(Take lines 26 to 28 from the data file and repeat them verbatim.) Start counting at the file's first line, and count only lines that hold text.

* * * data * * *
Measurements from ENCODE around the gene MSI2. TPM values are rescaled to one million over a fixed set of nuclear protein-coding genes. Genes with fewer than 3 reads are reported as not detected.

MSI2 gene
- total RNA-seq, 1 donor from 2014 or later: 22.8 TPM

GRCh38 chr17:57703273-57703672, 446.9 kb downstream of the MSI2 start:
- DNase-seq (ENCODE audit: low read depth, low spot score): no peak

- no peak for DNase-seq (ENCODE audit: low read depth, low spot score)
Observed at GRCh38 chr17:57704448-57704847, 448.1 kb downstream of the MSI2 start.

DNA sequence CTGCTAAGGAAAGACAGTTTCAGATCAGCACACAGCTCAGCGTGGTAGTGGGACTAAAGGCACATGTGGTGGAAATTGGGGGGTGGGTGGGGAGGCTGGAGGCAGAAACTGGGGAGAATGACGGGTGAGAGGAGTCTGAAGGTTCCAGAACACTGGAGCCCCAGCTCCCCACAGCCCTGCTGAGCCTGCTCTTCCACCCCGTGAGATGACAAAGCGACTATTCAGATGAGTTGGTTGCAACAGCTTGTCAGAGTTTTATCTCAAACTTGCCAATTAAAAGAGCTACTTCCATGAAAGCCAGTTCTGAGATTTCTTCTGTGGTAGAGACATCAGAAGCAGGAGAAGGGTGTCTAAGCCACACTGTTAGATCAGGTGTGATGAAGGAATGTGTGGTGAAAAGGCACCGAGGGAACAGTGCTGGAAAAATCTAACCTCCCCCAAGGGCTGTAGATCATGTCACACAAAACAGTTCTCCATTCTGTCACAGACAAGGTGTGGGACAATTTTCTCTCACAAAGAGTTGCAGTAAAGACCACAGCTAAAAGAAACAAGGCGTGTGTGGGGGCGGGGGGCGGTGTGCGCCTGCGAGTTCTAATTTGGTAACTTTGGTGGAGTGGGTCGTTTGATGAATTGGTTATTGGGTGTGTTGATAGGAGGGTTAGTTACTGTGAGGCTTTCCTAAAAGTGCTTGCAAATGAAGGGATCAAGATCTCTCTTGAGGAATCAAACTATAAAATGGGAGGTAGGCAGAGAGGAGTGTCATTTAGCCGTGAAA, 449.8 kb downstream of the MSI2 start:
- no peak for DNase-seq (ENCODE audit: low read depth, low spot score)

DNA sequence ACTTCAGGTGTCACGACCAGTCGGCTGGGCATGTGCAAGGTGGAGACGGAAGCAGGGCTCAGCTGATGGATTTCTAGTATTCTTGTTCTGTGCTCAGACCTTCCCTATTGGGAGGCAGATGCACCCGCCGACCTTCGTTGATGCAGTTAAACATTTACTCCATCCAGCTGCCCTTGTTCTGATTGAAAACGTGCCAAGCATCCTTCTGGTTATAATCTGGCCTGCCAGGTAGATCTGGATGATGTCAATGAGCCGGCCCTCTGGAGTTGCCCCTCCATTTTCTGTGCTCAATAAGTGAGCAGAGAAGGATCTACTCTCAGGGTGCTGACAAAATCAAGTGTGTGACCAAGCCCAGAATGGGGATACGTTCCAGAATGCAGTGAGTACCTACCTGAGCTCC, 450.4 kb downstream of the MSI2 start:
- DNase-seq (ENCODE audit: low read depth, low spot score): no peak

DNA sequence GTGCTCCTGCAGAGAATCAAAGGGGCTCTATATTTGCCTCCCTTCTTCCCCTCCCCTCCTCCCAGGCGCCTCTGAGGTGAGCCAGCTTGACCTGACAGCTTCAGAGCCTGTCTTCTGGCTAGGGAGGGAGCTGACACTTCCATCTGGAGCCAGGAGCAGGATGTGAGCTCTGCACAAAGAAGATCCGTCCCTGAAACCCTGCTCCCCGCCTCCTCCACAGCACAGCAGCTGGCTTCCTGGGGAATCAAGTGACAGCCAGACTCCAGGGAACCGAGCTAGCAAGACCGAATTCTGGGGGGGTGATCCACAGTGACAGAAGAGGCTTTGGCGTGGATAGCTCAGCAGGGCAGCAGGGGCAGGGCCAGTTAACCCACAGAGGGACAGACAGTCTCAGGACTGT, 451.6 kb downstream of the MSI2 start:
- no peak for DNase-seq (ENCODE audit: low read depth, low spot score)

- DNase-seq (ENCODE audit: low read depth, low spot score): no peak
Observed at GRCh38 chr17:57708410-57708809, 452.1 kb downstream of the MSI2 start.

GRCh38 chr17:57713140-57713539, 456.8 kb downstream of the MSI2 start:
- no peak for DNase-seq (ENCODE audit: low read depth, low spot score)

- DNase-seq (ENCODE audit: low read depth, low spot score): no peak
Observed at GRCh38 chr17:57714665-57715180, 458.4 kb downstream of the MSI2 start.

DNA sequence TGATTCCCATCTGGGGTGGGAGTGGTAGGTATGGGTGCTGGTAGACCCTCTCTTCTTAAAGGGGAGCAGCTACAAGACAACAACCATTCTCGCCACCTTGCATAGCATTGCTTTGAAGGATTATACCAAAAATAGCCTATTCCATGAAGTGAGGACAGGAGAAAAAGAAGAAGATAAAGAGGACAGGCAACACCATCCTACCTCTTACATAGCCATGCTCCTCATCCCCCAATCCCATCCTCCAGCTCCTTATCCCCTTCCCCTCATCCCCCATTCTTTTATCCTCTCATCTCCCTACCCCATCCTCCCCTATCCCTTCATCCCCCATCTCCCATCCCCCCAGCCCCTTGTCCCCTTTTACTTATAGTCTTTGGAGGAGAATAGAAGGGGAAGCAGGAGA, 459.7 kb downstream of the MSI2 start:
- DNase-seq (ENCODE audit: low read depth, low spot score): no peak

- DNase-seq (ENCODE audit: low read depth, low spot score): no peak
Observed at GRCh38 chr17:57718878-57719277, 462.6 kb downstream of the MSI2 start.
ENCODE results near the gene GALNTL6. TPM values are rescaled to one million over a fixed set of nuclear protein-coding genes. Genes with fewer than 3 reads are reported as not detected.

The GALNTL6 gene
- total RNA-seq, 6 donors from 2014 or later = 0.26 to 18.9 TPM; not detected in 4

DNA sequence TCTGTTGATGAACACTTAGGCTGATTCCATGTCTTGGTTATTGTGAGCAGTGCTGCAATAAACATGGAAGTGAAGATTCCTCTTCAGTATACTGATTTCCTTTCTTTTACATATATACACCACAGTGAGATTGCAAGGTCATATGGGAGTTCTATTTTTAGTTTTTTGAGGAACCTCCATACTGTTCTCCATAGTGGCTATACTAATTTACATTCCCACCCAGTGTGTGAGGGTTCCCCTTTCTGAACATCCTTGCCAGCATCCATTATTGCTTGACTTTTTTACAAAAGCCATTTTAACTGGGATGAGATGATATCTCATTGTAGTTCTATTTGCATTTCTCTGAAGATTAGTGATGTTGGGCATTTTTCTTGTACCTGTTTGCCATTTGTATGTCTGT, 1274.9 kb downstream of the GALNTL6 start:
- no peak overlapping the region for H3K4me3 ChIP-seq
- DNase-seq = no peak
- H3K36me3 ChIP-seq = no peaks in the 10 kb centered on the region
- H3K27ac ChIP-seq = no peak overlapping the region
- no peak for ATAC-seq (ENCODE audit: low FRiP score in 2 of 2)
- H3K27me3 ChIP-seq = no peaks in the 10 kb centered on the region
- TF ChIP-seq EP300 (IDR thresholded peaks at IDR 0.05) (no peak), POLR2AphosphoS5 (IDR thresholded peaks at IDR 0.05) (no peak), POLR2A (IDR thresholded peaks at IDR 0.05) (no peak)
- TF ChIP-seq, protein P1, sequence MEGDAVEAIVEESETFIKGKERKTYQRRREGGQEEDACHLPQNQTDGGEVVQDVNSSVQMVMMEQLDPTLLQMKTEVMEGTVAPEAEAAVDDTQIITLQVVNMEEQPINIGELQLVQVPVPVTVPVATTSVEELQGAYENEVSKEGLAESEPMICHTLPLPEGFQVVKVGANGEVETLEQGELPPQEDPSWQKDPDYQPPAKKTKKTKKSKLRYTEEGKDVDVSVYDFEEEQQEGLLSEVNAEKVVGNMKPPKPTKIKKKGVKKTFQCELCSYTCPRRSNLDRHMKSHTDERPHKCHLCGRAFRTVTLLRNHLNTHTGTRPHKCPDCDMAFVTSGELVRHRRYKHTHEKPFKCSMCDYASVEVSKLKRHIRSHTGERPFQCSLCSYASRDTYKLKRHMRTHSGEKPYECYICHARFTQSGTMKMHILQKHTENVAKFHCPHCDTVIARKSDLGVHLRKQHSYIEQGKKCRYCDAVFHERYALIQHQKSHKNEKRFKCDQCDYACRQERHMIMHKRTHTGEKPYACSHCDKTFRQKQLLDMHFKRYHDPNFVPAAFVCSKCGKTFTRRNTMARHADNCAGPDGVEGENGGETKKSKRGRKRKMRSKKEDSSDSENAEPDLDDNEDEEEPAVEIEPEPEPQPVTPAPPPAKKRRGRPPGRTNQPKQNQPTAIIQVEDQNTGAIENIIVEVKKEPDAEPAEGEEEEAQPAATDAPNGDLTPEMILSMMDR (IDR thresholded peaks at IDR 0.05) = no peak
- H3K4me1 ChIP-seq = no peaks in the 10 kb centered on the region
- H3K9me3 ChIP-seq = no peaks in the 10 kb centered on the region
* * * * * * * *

- total RNA-seq, 6 donors from 2014 or later = 0.26 to 18.9 TPM; not detected in 4

DNA sequence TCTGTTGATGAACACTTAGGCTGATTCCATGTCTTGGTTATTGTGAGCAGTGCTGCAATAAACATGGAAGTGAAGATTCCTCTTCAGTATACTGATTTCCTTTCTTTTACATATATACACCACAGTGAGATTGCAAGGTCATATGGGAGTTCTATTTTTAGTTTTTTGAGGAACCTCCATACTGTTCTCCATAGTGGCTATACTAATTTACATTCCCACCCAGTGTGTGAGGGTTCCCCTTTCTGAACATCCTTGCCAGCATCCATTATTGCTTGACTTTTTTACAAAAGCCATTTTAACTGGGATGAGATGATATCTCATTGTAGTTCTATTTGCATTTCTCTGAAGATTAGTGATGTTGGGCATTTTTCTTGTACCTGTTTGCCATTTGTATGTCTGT, 1274.9 kb downstream of the GALNTL6 start:
- no peak overlapping the region for H3K4me3 ChIP-seq